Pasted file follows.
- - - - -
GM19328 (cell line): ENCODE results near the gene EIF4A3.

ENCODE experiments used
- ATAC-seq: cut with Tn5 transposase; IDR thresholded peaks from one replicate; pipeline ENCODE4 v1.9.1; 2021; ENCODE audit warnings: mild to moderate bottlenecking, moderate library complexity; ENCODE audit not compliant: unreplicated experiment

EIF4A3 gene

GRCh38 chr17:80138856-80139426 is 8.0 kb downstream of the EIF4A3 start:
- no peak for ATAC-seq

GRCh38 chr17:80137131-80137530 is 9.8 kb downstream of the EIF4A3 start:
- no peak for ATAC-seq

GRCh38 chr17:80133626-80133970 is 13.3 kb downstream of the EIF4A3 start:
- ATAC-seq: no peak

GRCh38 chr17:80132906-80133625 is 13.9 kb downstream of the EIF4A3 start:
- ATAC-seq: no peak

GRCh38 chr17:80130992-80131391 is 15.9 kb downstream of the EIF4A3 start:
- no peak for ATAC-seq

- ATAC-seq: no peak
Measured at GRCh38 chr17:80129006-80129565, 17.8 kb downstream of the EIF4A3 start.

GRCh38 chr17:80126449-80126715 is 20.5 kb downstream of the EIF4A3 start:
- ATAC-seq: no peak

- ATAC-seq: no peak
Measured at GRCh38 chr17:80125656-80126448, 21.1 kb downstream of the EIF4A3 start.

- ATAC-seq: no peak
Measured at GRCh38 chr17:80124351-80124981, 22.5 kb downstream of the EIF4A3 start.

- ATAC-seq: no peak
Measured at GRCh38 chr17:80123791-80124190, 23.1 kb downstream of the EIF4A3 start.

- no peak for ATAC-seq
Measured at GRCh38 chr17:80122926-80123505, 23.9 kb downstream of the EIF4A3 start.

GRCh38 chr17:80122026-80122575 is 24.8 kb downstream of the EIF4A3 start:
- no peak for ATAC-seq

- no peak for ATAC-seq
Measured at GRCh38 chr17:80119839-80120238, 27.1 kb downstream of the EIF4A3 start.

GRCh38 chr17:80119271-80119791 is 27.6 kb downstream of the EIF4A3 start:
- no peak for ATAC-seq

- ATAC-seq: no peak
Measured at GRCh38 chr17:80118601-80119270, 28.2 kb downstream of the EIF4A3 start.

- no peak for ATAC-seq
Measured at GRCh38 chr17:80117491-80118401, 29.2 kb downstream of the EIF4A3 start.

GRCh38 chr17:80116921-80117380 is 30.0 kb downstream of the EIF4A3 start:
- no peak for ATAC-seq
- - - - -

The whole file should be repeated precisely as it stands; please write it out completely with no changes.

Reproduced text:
GM19328 (cell line): ENCODE results near the gene EIF4A3.

ENCODE experiments used
- ATAC-seq: cut with Tn5 transposase; IDR thresholded peaks from one replicate; pipeline ENCODE4 v1.9.1; 2021; ENCODE audit warnings: mild to moderate bottlenecking, moderate library complexity; ENCODE audit not compliant: unreplicated experiment

EIF4A3 gene

GRCh38 chr17:80138856-80139426 is 8.0 kb downstream of the EIF4A3 start:
- no peak for ATAC-seq

GRCh38 chr17:80137131-80137530 is 9.8 kb downstream of the EIF4A3 start:
- no peak for ATAC-seq

GRCh38 chr17:80133626-80133970 is 13.3 kb downstream of the EIF4A3 start:
- ATAC-seq: no peak

GRCh38 chr17:80132906-80133625 is 13.9 kb downstream of the EIF4A3 start:
- ATAC-seq: no peak

GRCh38 chr17:80130992-80131391 is 15.9 kb downstream of the EIF4A3 start:
- no peak for ATAC-seq

- ATAC-seq: no peak
Measured at GRCh38 chr17:80129006-80129565, 17.8 kb downstream of the EIF4A3 start.

GRCh38 chr17:80126449-80126715 is 20.5 kb downstream of the EIF4A3 start:
- ATAC-seq: no peak

- ATAC-seq: no peak
Measured at GRCh38 chr17:80125656-80126448, 21.1 kb downstream of the EIF4A3 start.

- ATAC-seq: no peak
Measured at GRCh38 chr17:80124351-80124981, 22.5 kb downstream of the EIF4A3 start.

- ATAC-seq: no peak
Measured at GRCh38 chr17:80123791-80124190, 23.1 kb downstream of the EIF4A3 start.

- no peak for ATAC-seq
Measured at GRCh38 chr17:80122926-80123505, 23.9 kb downstream of the EIF4A3 start.

GRCh38 chr17:80122026-80122575 is 24.8 kb downstream of the EIF4A3 start:
- no peak for ATAC-seq

- no peak for ATAC-seq
Measured at GRCh38 chr17:80119839-80120238, 27.1 kb downstream of the EIF4A3 start.

GRCh38 chr17:80119271-80119791 is 27.6 kb downstream of the EIF4A3 start:
- no peak for ATAC-seq

- ATAC-seq: no peak
Measured at GRCh38 chr17:80118601-80119270, 28.2 kb downstream of the EIF4A3 start.

- no peak for ATAC-seq
Measured at GRCh38 chr17:80117491-80118401, 29.2 kb downstream of the EIF4A3 start.

GRCh38 chr17:80116921-80117380 is 30.0 kb downstream of the EIF4A3 start:
- no peak for ATAC-seq